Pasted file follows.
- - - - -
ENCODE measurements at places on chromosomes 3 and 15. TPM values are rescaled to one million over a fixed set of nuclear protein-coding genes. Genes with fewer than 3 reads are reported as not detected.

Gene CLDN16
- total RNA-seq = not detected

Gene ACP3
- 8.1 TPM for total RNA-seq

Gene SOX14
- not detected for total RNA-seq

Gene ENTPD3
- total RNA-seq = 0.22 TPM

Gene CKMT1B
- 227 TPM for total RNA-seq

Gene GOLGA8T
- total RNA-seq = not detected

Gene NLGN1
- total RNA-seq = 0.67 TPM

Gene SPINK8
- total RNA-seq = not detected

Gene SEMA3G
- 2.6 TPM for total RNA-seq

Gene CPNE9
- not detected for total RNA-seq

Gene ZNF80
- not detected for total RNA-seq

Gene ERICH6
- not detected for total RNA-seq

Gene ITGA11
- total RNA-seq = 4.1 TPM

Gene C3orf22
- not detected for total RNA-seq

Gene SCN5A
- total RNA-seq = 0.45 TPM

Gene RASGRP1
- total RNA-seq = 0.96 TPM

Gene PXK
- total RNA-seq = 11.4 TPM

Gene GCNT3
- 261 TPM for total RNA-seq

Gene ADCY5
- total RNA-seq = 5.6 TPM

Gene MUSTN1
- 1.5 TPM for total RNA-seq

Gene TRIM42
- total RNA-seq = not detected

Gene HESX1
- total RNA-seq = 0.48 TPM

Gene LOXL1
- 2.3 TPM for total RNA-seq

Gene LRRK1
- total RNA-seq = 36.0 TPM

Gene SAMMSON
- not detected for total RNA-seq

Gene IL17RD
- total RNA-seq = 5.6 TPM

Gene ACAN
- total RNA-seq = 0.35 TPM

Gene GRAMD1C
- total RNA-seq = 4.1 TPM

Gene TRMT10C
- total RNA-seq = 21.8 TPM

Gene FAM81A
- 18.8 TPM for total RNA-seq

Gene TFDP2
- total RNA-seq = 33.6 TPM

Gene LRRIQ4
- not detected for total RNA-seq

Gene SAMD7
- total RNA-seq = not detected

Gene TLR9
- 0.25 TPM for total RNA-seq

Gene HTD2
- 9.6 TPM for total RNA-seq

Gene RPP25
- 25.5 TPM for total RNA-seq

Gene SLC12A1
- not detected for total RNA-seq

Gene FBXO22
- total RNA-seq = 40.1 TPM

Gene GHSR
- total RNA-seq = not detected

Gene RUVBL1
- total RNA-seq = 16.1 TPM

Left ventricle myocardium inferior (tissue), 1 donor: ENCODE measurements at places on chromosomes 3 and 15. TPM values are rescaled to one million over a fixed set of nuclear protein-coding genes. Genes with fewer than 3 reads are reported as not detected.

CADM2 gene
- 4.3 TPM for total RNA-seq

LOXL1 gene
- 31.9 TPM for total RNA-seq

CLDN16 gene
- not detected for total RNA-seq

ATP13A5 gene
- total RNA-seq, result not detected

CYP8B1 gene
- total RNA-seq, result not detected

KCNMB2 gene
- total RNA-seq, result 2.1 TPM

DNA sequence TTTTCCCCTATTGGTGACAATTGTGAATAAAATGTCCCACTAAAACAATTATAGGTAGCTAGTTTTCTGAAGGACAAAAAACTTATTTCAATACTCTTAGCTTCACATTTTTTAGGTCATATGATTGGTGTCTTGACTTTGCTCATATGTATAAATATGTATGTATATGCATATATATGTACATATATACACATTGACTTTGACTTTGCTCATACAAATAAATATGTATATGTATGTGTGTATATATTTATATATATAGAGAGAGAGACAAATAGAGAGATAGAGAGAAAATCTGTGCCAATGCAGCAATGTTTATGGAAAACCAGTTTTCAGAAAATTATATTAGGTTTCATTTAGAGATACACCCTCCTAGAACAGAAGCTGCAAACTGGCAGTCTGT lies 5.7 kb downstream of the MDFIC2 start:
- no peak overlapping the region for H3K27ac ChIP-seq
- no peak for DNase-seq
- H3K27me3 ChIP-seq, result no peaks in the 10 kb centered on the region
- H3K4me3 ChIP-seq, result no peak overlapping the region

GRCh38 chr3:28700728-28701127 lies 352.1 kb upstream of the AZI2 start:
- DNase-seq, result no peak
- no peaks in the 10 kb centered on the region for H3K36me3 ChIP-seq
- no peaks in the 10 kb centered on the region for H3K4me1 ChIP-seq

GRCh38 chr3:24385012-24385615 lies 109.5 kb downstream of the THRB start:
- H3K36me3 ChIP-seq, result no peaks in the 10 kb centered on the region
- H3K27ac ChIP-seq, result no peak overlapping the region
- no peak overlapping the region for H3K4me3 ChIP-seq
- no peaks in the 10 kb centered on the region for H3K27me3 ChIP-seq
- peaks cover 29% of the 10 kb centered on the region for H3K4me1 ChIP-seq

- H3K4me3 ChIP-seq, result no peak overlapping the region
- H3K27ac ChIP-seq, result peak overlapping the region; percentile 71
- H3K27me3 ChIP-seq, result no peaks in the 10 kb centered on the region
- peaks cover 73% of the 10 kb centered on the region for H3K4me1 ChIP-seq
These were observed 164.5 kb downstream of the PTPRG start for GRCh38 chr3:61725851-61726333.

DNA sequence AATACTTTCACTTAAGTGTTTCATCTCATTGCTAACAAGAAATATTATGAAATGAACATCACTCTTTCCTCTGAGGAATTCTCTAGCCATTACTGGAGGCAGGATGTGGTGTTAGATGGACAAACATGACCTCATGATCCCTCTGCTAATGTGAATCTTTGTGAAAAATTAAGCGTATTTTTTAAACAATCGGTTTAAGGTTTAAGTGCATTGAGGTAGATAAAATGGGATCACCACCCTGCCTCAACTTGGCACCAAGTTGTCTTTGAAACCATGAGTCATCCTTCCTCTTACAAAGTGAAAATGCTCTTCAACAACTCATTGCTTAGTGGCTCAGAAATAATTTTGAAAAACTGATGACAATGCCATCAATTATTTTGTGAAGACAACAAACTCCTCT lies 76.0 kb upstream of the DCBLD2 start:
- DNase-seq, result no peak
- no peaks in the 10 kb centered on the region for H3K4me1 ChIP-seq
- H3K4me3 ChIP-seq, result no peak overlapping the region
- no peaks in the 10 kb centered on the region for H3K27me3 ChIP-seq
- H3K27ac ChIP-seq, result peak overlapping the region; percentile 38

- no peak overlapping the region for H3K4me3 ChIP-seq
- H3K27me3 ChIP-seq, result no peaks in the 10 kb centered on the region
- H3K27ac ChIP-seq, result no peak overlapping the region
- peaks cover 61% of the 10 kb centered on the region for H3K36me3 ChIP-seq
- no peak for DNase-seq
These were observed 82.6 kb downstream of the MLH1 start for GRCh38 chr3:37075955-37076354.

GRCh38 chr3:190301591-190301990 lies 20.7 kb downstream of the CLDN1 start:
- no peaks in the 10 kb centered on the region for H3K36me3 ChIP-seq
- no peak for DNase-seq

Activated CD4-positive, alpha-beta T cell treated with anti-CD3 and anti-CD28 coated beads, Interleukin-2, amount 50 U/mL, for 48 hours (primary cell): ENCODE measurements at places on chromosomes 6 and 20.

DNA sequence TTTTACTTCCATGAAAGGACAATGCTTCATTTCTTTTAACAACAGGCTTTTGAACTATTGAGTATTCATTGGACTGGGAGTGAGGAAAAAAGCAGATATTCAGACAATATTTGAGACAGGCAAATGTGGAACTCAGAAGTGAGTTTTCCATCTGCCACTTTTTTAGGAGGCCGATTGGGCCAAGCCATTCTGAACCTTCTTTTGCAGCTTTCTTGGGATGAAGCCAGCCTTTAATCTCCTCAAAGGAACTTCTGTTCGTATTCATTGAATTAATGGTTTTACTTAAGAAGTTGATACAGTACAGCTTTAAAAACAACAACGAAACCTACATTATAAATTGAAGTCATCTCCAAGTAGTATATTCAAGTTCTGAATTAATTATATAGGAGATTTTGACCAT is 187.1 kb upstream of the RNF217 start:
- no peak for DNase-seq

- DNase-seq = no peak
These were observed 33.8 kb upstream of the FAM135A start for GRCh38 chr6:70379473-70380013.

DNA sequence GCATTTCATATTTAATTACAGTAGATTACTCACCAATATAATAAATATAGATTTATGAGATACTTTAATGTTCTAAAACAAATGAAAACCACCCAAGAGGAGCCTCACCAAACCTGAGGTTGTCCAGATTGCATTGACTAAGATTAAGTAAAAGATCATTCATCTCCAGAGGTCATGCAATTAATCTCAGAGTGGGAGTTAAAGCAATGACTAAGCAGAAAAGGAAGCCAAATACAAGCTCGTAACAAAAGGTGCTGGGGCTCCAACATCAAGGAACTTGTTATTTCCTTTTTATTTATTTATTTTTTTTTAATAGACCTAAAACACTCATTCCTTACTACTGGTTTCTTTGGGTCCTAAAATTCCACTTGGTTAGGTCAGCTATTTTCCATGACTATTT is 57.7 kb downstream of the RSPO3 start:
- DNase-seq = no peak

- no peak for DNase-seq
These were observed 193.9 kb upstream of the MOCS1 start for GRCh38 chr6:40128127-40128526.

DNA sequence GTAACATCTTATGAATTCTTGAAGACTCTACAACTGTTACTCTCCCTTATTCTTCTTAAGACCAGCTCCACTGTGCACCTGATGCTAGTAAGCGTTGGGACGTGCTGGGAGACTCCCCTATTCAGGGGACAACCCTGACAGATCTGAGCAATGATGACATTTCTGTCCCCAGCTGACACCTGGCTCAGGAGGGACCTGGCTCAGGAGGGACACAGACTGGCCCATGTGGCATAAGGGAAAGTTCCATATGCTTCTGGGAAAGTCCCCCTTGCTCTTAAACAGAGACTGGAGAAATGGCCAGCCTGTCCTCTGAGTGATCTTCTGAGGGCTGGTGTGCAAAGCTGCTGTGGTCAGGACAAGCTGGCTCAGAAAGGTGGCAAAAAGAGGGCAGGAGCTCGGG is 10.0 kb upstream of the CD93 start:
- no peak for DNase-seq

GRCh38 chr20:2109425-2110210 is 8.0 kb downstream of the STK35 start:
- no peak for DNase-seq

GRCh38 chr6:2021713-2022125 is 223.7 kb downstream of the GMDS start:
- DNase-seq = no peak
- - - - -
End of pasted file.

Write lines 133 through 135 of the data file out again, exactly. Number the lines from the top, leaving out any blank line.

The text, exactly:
- DNase-seq = no peak
These were observed 33.8 kb upstream of the FAM135A start for GRCh38 chr6:70379473-70380013.

DNA sequence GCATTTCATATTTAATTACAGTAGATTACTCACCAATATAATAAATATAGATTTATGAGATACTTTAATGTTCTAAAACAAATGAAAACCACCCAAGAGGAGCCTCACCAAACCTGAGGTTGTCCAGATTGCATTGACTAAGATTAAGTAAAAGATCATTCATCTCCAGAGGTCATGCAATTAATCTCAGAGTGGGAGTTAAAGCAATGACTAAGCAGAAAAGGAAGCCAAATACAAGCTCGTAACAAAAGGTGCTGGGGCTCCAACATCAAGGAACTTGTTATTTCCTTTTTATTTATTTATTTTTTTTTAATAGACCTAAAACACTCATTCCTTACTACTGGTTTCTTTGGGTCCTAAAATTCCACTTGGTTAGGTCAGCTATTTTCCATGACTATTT is 57.7 kb downstream of the RSPO3 start: